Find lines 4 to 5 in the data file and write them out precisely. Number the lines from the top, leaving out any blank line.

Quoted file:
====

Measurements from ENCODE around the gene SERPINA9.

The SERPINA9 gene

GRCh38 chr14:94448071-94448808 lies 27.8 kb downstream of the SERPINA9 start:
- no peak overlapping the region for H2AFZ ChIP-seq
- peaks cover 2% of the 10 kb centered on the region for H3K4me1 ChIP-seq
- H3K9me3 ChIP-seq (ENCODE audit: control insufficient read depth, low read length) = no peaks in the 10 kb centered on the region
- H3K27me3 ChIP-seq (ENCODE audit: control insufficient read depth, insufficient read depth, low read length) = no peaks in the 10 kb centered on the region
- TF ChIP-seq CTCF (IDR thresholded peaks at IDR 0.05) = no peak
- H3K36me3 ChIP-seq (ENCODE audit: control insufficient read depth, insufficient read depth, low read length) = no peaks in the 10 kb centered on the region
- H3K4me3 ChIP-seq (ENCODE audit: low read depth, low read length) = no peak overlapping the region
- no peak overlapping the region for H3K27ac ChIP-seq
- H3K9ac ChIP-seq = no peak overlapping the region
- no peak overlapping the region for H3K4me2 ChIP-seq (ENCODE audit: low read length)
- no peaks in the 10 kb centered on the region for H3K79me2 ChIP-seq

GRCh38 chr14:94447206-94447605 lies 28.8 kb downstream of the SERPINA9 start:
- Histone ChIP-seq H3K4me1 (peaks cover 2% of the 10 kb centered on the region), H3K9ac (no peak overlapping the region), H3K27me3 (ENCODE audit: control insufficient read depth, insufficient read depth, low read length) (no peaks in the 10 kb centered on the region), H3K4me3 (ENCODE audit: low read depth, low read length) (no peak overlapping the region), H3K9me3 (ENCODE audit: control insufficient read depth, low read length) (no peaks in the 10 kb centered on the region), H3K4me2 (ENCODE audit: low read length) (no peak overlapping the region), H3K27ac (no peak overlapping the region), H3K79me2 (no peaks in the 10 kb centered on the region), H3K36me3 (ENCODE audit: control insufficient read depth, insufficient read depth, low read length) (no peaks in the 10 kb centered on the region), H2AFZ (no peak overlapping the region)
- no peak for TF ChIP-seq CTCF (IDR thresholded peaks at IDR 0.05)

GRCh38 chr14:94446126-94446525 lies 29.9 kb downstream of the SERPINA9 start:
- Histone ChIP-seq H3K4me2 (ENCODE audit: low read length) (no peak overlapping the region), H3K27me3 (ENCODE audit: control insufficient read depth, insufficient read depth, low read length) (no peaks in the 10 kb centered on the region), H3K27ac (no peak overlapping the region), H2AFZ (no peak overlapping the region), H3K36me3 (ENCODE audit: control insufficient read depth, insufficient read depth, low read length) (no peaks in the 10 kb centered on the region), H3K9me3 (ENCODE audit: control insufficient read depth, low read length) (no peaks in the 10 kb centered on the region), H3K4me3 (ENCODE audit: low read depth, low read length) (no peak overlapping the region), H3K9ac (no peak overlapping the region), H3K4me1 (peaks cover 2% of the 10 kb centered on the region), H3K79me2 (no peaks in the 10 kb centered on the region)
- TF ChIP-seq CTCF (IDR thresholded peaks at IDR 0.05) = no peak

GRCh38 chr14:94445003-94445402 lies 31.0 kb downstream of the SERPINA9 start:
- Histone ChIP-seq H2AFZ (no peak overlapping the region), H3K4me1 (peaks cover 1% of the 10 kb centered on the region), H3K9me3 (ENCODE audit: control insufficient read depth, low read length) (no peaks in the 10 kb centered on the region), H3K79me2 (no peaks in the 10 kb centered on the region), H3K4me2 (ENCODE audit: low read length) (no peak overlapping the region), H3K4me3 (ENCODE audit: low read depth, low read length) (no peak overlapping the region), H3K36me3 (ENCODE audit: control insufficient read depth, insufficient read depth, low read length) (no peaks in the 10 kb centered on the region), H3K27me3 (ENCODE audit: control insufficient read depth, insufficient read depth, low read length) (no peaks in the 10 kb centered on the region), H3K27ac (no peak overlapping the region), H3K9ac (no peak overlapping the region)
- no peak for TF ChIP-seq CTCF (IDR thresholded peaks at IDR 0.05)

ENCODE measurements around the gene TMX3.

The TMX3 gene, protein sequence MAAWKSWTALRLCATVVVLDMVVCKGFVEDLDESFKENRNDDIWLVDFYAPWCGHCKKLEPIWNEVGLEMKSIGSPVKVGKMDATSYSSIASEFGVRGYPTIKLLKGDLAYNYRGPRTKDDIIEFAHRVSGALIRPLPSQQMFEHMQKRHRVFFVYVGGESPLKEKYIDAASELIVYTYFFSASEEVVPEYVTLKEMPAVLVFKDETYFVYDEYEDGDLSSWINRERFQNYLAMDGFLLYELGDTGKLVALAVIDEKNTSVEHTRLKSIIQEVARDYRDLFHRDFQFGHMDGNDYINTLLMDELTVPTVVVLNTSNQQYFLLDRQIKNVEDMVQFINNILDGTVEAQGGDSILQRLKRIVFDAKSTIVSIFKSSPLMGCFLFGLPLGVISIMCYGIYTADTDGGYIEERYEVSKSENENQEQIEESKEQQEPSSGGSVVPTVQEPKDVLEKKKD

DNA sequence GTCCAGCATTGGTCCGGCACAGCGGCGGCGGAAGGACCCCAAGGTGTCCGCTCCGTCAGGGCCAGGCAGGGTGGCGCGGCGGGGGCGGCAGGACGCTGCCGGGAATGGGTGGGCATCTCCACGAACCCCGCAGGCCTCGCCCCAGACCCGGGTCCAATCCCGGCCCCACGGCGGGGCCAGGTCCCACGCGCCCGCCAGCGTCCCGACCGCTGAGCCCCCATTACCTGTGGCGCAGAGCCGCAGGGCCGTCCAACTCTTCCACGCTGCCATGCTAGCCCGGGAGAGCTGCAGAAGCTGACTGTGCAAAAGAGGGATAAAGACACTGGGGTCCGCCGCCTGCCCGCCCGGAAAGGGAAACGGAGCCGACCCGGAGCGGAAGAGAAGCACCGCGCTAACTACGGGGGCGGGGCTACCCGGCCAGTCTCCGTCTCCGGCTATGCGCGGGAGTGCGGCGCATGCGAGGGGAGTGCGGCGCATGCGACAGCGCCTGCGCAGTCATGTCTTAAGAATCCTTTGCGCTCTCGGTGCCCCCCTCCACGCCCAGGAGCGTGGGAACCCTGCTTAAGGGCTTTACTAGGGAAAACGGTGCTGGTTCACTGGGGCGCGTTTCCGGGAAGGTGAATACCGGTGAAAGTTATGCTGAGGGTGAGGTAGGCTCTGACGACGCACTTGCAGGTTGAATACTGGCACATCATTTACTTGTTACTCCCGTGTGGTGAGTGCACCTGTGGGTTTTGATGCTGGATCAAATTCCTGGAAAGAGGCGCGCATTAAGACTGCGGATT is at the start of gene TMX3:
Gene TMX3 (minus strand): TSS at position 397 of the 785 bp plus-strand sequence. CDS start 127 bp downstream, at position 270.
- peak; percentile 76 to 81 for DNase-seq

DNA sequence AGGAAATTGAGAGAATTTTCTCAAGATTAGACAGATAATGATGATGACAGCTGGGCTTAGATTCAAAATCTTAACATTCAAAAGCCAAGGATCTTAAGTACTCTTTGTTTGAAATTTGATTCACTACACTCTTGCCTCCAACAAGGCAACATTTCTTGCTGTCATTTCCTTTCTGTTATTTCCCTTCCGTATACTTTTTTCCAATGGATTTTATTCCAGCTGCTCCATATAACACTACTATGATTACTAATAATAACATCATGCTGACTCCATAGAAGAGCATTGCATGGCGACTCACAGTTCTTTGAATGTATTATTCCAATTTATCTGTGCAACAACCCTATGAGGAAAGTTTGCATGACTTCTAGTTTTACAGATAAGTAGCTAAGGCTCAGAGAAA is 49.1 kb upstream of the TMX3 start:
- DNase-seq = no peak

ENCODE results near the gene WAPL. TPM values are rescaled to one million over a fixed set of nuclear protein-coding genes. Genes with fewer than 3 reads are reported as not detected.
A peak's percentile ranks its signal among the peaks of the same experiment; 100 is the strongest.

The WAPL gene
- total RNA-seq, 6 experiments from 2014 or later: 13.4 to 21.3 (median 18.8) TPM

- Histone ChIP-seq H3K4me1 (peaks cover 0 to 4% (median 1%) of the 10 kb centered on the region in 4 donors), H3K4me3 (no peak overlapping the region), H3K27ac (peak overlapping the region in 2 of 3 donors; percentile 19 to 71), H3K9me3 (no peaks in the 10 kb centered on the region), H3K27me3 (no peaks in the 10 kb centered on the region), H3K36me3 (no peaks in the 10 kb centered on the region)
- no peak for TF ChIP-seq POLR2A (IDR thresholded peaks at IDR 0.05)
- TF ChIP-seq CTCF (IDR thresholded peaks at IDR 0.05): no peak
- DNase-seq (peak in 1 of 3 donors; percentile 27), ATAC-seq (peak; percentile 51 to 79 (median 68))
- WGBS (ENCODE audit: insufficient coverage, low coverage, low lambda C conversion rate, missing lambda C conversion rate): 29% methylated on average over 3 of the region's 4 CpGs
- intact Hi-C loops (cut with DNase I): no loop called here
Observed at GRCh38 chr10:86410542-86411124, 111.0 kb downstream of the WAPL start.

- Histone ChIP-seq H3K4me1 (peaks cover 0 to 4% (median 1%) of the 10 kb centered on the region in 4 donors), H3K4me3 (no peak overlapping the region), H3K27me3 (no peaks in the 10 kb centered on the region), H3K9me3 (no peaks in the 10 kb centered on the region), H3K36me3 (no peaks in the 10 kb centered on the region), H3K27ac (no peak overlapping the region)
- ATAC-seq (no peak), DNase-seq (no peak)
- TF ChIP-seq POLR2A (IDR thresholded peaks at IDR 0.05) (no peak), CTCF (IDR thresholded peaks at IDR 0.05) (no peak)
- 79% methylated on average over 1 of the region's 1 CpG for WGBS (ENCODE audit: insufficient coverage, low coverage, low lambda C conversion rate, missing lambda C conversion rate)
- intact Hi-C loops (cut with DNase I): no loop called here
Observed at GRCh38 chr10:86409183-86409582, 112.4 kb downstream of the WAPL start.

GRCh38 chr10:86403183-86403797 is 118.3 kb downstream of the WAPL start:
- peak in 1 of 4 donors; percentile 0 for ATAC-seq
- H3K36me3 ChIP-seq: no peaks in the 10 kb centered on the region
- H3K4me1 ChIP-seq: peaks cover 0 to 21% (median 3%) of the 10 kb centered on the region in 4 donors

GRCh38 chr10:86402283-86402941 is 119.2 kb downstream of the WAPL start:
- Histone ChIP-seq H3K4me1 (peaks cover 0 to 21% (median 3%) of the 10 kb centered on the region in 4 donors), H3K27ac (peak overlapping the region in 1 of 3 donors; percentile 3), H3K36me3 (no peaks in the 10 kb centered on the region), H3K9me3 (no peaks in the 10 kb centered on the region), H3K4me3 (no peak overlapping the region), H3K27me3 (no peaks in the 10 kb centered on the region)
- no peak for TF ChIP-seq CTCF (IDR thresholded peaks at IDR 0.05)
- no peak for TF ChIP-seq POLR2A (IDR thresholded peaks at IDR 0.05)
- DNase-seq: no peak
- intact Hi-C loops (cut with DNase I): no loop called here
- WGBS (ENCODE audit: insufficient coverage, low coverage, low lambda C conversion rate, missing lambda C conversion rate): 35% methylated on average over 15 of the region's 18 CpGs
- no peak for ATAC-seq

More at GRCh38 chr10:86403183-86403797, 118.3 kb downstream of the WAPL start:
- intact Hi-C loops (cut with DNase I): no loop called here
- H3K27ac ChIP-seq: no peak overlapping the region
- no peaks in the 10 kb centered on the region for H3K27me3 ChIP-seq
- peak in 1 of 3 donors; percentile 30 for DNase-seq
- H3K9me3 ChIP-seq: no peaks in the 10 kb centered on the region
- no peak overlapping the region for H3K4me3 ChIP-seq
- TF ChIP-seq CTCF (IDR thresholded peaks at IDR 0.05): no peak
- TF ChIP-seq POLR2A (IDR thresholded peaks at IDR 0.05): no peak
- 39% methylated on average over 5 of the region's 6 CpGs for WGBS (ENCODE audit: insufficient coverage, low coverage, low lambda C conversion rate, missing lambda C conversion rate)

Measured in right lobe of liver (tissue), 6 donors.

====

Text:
- no peak overlapping the region for H2AFZ ChIP-seq
- peaks cover 2% of the 10 kb centered on the region for H3K4me1 ChIP-seq